I love fantasy stories and I enjoy a good romance. This book has a bit of both, although I will state at the beginning that any Christian reader wanting to avoid magic or somewhat heavy romance scenes might want to move onto another review here on the blog to find a better fit.
Thirty hundred years ago, Arthur Pendragon, High King of the United Kingdoms, was betrayed and the royal city of Caer Lon became a myth. Fifteen years ago, the sorcerer Wolfryth killed King William Pendragon in his quest for power and usurped the throne of Camelot. Queen Ylianor and her five year old son fled the kingdom to take refuge in Haven at Duke Geraint’s court. Today, Prince Derek follows Geraint’s beautiful daughter into a reckless mission to save her brother from Wolfryth. He will need to embrace his heritage and to trust magic if he wants to find his way back to Caer Lon and unlock its secrets before the sorcerer kills them all.
About the author:
Claude Dancourt lives in Montreal, and wherever her job as an engineer takes her. She is fascinated by books and museums. To discover more about RETURN TO CAER LON, Claude Dancourt’s work or simply drop a word, visit her website: www.claudedancourt.webs.com
I really enjoyed this particular story. While there are ties to Arthurian legend, it really is nothing like a tale from the middle ages. Instead, I see it as part fantasy novel and part romance. Actually, things get a bit steamy near the end of the book when Derek and Sasha ultimately yield to the attraction that had been building between them for a while. Given that mix, it was a nice book to read without having to do any ‘heavy lifting’ in my brain.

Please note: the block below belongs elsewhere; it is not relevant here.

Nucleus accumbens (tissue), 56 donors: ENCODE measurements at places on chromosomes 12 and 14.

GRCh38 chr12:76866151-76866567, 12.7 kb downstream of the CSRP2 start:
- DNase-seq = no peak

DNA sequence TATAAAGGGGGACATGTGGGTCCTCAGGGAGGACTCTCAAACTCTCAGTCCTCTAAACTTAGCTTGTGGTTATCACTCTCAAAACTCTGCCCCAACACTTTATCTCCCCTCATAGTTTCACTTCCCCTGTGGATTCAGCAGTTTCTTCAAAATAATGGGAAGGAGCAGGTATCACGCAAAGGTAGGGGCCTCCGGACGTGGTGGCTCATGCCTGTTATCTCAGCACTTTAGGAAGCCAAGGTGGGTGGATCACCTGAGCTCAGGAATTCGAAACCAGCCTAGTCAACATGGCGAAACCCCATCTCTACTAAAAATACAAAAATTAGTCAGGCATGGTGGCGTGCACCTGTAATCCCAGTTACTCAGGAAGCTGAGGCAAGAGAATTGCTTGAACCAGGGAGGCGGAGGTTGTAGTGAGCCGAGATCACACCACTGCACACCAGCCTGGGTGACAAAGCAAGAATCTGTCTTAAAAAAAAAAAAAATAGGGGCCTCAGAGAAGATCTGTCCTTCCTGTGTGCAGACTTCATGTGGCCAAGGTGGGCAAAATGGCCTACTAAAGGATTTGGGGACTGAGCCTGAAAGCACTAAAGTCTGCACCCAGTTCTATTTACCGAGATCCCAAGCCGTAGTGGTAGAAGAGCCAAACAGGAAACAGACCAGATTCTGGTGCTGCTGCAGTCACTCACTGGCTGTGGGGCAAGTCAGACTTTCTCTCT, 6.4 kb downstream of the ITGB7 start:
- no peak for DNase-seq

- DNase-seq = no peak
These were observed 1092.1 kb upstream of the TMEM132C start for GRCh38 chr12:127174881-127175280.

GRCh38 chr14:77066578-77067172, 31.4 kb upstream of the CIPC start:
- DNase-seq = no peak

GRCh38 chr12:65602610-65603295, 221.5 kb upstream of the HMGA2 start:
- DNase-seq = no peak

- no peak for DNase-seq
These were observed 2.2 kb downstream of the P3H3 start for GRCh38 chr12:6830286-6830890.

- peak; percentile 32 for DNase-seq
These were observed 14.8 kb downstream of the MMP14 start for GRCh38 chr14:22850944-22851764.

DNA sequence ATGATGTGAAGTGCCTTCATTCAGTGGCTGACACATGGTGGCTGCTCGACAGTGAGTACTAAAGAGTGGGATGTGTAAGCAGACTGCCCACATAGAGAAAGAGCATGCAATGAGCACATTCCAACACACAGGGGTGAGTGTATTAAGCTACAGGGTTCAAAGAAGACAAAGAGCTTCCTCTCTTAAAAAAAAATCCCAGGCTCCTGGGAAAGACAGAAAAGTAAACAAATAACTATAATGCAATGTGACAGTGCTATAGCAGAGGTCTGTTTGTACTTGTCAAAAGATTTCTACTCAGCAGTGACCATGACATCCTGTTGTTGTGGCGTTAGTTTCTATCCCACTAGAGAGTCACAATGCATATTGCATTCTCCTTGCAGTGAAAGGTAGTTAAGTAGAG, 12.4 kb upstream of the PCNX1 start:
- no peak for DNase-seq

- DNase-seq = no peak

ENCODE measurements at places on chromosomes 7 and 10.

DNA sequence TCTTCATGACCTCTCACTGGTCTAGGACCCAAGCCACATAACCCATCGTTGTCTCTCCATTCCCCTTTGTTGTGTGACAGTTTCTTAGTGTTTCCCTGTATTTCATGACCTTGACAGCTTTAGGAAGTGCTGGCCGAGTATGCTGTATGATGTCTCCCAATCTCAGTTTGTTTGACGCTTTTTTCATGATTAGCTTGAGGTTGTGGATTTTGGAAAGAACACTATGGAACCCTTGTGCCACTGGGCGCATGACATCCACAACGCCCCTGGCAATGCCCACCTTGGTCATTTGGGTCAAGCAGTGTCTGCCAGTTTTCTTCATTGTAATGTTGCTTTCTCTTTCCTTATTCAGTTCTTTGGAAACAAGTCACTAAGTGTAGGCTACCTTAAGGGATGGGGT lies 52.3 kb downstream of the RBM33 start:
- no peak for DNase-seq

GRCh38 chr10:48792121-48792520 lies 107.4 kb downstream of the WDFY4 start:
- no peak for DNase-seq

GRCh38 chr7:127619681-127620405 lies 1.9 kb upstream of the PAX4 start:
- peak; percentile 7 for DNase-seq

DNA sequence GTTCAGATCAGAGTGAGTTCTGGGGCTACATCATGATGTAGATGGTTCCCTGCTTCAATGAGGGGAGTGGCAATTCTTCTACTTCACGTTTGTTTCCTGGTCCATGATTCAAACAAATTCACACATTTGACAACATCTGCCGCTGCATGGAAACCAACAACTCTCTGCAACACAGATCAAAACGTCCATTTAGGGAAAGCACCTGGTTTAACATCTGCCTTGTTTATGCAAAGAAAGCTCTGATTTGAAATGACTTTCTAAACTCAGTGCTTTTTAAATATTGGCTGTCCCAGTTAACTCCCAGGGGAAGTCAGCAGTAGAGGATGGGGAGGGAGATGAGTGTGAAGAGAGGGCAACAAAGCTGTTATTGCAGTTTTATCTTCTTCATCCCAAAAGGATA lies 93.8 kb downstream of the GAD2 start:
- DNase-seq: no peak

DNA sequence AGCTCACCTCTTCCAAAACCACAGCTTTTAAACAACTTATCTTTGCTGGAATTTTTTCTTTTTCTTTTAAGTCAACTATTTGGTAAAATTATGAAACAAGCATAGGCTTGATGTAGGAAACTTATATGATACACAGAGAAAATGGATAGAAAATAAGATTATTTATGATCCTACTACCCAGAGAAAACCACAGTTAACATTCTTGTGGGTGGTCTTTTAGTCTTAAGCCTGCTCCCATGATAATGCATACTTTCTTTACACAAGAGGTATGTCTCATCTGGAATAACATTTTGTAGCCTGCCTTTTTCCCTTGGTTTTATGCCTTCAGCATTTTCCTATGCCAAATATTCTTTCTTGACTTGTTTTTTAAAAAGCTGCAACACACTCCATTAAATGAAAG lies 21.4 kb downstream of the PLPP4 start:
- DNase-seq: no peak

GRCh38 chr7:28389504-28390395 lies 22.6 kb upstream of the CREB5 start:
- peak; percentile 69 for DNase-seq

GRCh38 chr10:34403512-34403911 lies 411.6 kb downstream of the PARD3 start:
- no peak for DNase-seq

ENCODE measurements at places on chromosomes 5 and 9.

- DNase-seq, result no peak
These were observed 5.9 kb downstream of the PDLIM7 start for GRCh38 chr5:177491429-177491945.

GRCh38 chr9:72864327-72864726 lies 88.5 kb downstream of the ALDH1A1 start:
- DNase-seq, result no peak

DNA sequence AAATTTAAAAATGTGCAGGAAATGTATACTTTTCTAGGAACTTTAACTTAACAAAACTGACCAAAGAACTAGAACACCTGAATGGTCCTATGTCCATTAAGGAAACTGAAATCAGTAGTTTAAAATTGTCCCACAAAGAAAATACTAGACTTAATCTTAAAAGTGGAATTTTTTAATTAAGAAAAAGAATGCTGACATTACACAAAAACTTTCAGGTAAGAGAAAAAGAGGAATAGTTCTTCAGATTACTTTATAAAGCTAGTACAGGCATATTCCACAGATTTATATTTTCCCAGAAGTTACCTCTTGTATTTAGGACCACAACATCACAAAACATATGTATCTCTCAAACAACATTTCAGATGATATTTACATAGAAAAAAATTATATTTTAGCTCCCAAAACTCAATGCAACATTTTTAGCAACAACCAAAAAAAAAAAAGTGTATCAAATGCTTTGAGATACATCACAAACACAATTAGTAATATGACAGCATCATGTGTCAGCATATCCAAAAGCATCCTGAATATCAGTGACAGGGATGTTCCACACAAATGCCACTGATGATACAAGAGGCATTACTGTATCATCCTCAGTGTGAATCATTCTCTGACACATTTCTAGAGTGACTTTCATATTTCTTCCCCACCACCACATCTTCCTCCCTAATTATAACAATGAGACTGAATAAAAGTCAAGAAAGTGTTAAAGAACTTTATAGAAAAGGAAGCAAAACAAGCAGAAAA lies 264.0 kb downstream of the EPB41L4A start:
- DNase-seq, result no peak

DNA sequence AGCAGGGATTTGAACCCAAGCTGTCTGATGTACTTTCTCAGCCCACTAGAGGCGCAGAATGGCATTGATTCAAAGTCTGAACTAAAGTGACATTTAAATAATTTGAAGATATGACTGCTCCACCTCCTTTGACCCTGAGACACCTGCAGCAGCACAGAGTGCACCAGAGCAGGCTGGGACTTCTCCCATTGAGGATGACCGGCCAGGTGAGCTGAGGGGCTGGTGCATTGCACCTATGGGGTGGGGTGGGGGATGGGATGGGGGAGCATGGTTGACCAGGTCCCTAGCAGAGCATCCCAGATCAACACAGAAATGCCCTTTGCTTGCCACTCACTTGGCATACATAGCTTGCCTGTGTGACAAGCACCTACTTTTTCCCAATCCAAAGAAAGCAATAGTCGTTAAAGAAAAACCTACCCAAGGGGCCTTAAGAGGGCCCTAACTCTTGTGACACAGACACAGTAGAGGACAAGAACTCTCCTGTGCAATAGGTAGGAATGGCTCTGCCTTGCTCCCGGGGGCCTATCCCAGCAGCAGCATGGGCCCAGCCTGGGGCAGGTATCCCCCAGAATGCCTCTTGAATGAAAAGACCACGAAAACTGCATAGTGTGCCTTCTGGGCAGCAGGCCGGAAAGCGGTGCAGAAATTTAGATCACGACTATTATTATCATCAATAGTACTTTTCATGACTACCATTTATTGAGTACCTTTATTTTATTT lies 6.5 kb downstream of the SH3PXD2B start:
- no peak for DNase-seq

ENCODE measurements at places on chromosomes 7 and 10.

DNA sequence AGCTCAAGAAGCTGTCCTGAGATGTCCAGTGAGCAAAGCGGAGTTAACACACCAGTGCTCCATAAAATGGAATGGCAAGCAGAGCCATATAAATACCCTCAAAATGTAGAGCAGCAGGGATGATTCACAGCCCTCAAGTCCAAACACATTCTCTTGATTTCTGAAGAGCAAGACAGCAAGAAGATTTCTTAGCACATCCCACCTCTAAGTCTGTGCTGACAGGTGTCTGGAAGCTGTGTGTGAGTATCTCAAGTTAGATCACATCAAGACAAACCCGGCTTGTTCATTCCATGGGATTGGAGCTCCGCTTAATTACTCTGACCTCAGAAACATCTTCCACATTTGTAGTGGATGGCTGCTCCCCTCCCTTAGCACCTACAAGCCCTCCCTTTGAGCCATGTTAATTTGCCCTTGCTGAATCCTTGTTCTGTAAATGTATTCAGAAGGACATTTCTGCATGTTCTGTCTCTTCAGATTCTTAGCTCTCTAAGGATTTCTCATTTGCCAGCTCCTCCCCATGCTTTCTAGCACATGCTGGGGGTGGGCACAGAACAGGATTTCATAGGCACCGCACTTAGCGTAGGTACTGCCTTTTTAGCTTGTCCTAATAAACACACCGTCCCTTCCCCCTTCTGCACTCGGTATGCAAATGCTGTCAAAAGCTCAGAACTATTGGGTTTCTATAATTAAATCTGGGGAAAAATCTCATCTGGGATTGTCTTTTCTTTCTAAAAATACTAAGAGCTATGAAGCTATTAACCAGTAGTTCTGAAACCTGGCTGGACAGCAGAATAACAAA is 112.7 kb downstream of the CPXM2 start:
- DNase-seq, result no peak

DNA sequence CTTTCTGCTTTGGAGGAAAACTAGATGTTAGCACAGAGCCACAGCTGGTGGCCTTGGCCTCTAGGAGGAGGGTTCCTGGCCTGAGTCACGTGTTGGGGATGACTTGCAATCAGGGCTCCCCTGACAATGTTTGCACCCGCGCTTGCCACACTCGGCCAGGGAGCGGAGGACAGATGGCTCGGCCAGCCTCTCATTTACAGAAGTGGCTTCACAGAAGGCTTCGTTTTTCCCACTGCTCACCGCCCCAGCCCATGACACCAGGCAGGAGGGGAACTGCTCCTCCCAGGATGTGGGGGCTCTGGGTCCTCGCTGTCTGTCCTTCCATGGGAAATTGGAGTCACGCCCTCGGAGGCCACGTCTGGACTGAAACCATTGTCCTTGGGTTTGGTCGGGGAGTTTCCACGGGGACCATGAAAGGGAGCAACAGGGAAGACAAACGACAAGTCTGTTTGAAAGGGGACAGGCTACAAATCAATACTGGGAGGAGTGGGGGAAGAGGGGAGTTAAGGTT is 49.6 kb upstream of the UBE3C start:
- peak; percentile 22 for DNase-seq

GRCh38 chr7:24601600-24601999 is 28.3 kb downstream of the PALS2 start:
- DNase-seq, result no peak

Overall, the story had a decent plot, descriptions that help the reader paint an image of the world, and characterizations to make the main characters come to life. However, I did find the final conflict between Derek and Wolfryth to fee almost abrupt. I suspected it might be that way when I realized there was just a short amount of pages left when Derek returns on his own to dispatch Wolfryth from the lives of all. But, from the romance novel angle, that scene was almost a detail that just needed to be cleared so the reader could be glad that Derek and Sasha finally realized that they belonged together.
As I mentioned in my brief intro statement, this book has 2 aspects that may deter some of my Christian readers from checking it out. There is frequent use of magic, not only by the evil wizard, Wolfryth, but by other main characters. Caer Lon seems to bring it out even more for the characters as well indicating a belief in a place actually being magical. The other topic that would deter some is that the later scenes with Derek and Sasha have not only a heightened attraction, but ultimately a complete surrender of their selves.
The story reads like an independent novel, but hints at the possibility of more to come at the end of the story. After all, the end of one story is often the beginning of another! (And, a peek at the author’s site indicates one is already planned.)
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